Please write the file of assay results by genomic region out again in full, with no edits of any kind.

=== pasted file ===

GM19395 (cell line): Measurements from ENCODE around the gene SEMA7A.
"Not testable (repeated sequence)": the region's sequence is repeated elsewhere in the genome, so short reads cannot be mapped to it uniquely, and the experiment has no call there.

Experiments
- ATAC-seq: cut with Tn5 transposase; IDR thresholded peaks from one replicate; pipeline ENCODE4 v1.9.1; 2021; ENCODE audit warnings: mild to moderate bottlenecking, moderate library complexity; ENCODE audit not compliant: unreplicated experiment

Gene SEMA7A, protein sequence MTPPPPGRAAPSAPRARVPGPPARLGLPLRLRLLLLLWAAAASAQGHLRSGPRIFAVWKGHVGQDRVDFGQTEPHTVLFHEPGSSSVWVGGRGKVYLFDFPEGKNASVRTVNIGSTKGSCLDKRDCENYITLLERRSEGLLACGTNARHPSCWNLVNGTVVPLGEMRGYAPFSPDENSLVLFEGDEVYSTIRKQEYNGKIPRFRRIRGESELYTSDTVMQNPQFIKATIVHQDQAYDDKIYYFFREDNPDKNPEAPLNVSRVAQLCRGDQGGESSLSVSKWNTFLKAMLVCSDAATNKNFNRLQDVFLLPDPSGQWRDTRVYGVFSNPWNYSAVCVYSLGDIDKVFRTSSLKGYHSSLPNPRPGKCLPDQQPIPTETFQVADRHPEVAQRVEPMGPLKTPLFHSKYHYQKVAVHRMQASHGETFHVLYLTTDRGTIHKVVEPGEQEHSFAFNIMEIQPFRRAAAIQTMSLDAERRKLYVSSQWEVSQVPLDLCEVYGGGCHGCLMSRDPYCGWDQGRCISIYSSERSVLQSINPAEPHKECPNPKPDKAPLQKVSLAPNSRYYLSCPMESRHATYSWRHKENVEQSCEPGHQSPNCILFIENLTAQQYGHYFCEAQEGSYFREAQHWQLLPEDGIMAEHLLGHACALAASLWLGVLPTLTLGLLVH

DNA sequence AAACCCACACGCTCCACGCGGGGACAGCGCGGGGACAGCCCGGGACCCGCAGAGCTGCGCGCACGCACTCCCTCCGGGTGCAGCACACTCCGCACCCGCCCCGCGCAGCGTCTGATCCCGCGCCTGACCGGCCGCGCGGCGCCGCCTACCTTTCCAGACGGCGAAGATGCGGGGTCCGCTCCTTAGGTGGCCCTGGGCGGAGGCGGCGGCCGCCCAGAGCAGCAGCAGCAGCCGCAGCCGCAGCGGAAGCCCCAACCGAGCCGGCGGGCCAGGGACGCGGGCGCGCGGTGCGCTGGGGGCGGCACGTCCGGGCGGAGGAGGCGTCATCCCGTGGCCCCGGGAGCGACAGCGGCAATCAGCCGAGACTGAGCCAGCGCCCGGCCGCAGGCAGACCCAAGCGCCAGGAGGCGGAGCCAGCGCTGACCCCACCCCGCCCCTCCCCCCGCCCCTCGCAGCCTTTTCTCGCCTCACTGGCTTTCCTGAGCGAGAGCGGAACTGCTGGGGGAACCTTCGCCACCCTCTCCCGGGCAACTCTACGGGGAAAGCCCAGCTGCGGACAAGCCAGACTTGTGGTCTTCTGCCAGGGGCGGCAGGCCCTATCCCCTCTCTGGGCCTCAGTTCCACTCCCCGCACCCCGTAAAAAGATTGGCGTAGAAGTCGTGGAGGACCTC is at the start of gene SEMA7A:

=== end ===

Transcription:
GM19395 (cell line): Measurements from ENCODE around the gene SEMA7A.
"Not testable (repeated sequence)": the region's sequence is repeated elsewhere in the genome, so short reads cannot be mapped to it uniquely, and the experiment has no call there.

Experiments
- ATAC-seq: cut with Tn5 transposase; IDR thresholded peaks from one replicate; pipeline ENCODE4 v1.9.1; 2021; ENCODE audit warnings: mild to moderate bottlenecking, moderate library complexity; ENCODE audit not compliant: unreplicated experiment

Gene SEMA7A, protein sequence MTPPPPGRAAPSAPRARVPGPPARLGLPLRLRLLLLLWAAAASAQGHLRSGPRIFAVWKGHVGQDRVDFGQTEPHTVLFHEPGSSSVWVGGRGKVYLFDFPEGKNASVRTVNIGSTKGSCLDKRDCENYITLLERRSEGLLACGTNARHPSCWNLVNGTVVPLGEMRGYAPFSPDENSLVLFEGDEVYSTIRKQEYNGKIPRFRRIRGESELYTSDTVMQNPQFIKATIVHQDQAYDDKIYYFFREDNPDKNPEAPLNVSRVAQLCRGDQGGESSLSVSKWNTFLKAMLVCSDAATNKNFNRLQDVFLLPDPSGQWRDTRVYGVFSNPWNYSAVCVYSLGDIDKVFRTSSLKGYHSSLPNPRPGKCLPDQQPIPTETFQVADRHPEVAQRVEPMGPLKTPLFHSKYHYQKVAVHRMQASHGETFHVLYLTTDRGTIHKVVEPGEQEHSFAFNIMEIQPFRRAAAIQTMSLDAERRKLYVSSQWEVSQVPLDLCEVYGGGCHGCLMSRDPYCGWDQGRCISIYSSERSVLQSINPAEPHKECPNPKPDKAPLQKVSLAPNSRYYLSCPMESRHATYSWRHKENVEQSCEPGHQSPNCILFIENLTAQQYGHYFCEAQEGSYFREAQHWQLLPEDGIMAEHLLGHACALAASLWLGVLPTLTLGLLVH

DNA sequence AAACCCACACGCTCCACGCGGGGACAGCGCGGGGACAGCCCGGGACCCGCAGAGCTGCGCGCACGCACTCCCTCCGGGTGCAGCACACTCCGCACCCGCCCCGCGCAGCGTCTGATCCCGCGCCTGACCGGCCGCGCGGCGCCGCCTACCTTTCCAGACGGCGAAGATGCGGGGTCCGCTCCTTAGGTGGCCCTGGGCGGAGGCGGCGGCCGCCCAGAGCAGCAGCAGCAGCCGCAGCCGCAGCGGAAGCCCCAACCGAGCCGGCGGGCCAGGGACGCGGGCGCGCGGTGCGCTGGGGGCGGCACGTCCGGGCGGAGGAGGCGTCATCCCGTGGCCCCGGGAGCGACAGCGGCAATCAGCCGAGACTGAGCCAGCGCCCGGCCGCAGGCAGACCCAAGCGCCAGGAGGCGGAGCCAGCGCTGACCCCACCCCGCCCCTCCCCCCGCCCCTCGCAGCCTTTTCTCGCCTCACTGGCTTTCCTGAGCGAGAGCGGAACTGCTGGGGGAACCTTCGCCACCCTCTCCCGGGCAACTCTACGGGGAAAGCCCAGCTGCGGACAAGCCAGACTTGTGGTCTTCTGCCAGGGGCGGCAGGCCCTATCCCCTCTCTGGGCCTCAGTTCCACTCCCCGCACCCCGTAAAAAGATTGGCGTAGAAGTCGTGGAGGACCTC is at the start of gene SEMA7A: